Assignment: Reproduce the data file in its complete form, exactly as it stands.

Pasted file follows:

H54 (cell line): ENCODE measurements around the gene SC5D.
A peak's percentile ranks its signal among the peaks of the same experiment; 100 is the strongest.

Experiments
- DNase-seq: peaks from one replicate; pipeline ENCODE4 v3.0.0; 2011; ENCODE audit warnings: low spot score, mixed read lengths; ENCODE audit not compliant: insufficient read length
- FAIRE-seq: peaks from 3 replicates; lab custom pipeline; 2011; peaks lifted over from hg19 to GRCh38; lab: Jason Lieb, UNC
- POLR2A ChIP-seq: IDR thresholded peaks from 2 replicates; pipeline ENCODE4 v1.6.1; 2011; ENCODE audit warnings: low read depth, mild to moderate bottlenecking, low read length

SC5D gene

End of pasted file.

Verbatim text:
H54 (cell line): ENCODE measurements around the gene SC5D.
A peak's percentile ranks its signal among the peaks of the same experiment; 100 is the strongest.

Experiments
- DNase-seq: peaks from one replicate; pipeline ENCODE4 v3.0.0; 2011; ENCODE audit warnings: low spot score, mixed read lengths; ENCODE audit not compliant: insufficient read length
- FAIRE-seq: peaks from 3 replicates; lab custom pipeline; 2011; peaks lifted over from hg19 to GRCh38; lab: Jason Lieb, UNC
- POLR2A ChIP-seq: IDR thresholded peaks from 2 replicates; pipeline ENCODE4 v1.6.1; 2011; ENCODE audit warnings: low read depth, mild to moderate bottlenecking, low read length

SC5D gene